Or a machine that orders its own new spare parts as soon as the existing ones are showing signs of wear. McDonald’s plans for its menus also involve making a proactive choice about what meals best match people’s taste profiles. By the time you are ready to order, the menu has already been amended!
2. Zero effort for the customer: the international trend in every sector reflects a further decrease in the effort that customers need to make to complete a transaction.
If a process is complex and boring, most people leave before completion. To keep people sufficiently interested, interfaces need to be simple and, preferably, fun.
Mc Donald’s new Drive-Thru concept requires no effort from the customer, not even the pressing of a button. The menu is adjusted automatically as the customer’s car approaches.
3. Invisible: consumers hardly know that the new generation of interfaces are there. Nowadays, machines can arrange things without any need for human interaction.
The Mc Donald’s menu is an example of this. So, too, is the Facebook algorithm. Every time you log on to Facebook, you are automatically offered a list with updates that reflect the kinds of things you like to see.
You don’t ask for this list and you don’t ‘see’ that it is being prepared; you just get it. And usually, you think: ‘Hm, this looks like fun…’ In the years ahead, the internet will be literally everywhere, but at the same time, it will also be less tangible.
If we want to go online today, we first have to click on the Safari, Chrome, or Edge app. In the future, the internet will just be there, invisibly built into all the smart devices that surround us or perhaps even in our AR glasses, once these have been perfected.
4. Personalised: every customer is different. Segmentation is a concept from a marketing era that has gone forever. Today, the individual needs of the individual customer are paramount.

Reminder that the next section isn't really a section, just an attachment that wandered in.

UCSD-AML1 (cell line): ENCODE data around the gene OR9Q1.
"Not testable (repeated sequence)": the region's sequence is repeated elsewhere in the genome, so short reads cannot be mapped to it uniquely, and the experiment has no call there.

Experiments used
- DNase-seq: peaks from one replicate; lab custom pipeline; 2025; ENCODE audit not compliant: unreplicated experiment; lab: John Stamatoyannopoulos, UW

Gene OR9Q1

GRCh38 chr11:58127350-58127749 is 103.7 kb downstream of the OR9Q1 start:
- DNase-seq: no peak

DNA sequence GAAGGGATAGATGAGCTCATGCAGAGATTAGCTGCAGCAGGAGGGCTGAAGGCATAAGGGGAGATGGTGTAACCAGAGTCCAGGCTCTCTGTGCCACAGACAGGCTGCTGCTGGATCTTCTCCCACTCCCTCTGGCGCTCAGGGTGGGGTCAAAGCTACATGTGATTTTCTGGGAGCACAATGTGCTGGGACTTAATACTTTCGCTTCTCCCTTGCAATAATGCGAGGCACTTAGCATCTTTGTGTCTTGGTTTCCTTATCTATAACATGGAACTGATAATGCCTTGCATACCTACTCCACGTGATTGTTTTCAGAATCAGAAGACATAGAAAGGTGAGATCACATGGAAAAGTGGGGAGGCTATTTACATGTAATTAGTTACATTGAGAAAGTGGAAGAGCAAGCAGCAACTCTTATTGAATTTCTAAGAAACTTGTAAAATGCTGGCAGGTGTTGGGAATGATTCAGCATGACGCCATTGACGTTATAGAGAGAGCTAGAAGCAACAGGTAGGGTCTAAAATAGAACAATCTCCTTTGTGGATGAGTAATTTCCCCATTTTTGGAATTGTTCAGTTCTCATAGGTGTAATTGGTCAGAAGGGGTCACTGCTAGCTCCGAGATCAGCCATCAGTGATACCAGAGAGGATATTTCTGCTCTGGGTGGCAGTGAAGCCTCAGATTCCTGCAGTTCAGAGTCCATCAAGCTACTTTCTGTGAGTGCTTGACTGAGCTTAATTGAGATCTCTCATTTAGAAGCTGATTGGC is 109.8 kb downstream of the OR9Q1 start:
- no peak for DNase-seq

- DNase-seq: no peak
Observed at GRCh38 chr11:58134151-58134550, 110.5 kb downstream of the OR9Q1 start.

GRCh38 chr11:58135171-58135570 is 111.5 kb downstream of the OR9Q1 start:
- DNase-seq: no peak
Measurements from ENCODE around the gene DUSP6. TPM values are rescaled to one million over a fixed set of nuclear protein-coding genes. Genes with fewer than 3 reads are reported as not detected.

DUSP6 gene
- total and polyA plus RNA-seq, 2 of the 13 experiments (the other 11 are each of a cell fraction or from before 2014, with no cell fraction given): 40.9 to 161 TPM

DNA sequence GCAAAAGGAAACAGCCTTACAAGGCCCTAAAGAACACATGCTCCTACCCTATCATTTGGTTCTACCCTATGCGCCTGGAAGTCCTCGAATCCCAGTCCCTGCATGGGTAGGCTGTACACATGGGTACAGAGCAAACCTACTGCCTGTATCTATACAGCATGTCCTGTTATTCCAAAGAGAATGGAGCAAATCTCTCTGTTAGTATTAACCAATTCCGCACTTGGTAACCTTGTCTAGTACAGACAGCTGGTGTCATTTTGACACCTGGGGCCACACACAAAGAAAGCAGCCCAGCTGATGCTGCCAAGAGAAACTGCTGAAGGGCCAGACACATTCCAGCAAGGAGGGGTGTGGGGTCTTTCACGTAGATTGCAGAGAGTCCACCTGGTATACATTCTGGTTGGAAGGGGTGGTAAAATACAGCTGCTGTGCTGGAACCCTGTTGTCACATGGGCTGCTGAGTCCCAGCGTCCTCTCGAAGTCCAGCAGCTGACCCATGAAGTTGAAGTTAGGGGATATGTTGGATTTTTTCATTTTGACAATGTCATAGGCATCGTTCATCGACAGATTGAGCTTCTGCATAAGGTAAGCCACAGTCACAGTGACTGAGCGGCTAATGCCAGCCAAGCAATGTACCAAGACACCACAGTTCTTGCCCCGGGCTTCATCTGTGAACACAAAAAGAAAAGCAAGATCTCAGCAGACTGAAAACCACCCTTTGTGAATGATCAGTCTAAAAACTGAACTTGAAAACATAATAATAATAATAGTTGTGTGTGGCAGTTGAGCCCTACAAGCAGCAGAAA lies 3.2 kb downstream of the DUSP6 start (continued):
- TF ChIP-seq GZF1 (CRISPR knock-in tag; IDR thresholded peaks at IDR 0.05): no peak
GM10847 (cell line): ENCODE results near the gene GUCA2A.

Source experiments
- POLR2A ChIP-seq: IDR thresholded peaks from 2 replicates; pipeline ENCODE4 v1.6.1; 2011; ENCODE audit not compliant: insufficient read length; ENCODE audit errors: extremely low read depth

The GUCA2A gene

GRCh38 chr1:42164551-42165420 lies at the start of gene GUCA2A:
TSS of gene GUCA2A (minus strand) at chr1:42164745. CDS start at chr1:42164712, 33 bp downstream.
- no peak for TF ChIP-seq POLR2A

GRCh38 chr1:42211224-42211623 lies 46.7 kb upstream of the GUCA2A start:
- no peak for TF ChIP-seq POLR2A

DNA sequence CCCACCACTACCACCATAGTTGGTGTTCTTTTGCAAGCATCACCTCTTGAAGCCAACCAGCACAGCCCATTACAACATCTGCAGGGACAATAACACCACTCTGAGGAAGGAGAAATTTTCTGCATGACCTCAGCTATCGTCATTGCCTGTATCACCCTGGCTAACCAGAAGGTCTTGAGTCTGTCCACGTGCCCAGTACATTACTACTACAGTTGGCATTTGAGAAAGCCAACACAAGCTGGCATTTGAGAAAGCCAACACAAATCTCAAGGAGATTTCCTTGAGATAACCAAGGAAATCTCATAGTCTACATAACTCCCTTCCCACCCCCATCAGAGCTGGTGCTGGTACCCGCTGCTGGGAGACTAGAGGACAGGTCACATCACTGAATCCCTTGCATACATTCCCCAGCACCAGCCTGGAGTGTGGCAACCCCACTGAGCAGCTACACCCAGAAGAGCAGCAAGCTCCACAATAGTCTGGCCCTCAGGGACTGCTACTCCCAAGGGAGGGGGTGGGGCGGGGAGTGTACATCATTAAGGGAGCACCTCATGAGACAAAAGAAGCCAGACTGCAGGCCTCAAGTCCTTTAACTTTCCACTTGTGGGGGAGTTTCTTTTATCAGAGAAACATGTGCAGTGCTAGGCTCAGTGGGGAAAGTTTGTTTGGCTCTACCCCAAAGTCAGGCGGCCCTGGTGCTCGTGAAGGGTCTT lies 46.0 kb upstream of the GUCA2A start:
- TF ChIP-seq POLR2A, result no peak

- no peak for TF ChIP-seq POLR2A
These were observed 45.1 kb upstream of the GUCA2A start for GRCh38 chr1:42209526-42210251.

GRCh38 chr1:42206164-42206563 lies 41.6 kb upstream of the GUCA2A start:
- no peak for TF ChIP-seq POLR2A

These needs are specific and vary from person to person. The better the ability of your interface to personalise, the bigger your success will be.
The McDonald’s menus will be tailor-made for every single customer. This is segmentation on a scale of one.
The reality is that good performing interfaces have become the norm. They are no longer a differentiator. Instead, they are the new minimum.
Even though there is still room for further improvement inconvenience, these gains will never have the same differentiating impact as ten years ago.
Yes, the years ahead will see us move ever closer to fully automatic and invisible interfaces, but they will no longer be enough on their own to make the difference.
In the future, differentiation will need to be achieved by dealing effectively with all the customer’s worries and concerns.
Helping customers to realise their dreams and ambitions, while at the same time taking away their fears and making a positive contribution to the challenges faced by society, will be the key to success.
Prepared by Patrick O’Brien.
If you would like to learn more about Stephen Van Bellegham and his work, visit his website at https://www.stevenvanbelleghem.com/